Has Argentina’s President Maxed Out Her Credit Cards?

Looks like Argentina’s President Cristina Fernández de Kirchner has to pull her jet up to the “cash only” pump!

Yesterday, Argentine thieves riding motorcycles stole $91,000 in dollars and euros that President Kirchner planned to take with her on a trip to the Middle East. Aides say the money was for presidential plane expenses for this week’s visit to Kuwait, Qatar, and Turkey.

One would think that Cristina’s friends who sit atop so much jet fuel in the Middle East, of all places, would let her run a tab. Especially since Argentina, under her leadership, has decided to recognize Palestine as a free and independent state and has become Iran’s second largest trade partner in Latin America.

This is all the more ironic considering how President Kirchner’s government expropriated nearly $30 billion in private pension savings and owes more than $16 billion in debt worldwide notwithstanding her central bank’s ample reserves. But international creditors are right to be wary. Argentina’s 2001 default—the largest in history—has yet to be fully settled with its private foreign lenders due to the Kirchners’ hardball tactics. This has prevented further sovereign borrowing.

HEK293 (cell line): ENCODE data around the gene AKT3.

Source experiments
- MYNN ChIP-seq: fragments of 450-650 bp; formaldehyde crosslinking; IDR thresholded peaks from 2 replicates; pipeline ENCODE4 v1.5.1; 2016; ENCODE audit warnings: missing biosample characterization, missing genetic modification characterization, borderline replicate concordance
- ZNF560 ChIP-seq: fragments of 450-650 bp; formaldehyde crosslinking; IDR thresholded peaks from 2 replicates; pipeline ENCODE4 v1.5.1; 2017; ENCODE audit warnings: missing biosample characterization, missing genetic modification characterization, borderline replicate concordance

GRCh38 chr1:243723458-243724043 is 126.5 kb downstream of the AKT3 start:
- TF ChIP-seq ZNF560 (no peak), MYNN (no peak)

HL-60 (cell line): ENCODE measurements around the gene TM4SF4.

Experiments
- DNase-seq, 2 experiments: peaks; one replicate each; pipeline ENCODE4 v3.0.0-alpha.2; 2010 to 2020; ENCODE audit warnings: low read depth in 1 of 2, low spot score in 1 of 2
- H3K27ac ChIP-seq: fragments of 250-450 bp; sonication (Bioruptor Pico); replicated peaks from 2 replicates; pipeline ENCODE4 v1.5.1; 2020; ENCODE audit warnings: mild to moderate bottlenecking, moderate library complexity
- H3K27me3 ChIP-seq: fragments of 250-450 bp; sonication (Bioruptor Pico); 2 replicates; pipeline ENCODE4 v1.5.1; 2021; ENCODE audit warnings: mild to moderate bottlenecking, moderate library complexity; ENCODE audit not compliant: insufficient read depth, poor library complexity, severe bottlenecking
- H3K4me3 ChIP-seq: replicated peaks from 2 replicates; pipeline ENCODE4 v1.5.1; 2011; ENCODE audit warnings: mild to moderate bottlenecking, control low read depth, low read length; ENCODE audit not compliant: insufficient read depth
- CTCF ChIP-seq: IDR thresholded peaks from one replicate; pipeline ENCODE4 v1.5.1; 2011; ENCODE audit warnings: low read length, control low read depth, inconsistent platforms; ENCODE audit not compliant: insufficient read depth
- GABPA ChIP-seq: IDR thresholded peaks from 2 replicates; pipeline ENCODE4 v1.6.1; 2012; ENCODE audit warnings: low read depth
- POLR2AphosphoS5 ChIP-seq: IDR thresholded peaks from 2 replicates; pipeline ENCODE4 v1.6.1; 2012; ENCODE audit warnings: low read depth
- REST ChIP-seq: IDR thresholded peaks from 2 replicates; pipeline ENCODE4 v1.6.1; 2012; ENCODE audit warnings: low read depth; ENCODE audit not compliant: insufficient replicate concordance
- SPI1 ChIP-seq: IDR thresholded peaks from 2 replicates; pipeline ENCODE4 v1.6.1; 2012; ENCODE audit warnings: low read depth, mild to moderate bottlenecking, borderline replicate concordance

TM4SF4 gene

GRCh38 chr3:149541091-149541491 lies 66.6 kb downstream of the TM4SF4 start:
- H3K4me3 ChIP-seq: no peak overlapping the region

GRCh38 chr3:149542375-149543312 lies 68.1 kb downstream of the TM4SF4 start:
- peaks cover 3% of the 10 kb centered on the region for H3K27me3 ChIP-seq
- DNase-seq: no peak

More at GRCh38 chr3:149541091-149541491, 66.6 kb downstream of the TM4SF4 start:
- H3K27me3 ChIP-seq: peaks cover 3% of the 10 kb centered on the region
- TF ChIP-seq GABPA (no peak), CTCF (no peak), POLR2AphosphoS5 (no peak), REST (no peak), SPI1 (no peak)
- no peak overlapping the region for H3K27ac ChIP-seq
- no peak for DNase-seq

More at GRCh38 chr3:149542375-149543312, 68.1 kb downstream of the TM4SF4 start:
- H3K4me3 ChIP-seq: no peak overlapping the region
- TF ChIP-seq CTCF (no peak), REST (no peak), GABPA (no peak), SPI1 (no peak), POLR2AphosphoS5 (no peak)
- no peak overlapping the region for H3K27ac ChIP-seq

Recently Argentina has been hinting again that it may restructure its bilateral debts with the Paris Club group of creditors, an oft-repeated promise that has yet to be fulfilled in recent years. Argentina is ultimately the only G-20 country that remains cut off from international capital markets on account of such anti-market practices.

Argentina’s ranking on The Wall Street Journal/Heritage Foundation’s 2011 Index of Economic Freedom—now 138th out of the 179 countries scored—has declined steadily in the nearly eight years since President Kirchner and her late husband, former President Nestor Kirchner, took power. It is by far the lowest ranked of any G-20 nation.

Source material can be found at this site.

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